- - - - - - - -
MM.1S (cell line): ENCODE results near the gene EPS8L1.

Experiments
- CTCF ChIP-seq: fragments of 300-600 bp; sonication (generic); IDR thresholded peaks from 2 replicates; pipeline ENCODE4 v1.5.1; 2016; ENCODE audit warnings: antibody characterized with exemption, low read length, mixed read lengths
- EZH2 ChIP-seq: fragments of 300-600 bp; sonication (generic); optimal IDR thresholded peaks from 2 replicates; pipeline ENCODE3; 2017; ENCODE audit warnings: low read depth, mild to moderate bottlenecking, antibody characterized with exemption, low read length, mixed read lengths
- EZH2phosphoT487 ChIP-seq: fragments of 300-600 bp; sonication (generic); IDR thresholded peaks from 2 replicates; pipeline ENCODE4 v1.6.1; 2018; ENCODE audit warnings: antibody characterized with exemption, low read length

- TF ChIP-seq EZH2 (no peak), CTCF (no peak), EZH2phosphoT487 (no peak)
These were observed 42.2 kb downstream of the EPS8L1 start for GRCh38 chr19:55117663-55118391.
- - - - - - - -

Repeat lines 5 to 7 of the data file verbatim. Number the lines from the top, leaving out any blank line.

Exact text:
- EZH2phosphoT487 ChIP-seq: fragments of 300-600 bp; sonication (generic); IDR thresholded peaks from 2 replicates; pipeline ENCODE4 v1.6.1; 2018; ENCODE audit warnings: antibody characterized with exemption, low read length

- TF ChIP-seq EZH2 (no peak), CTCF (no peak), EZH2phosphoT487 (no peak)
These were observed 42.2 kb downstream of the EPS8L1 start for GRCh38 chr19:55117663-55118391.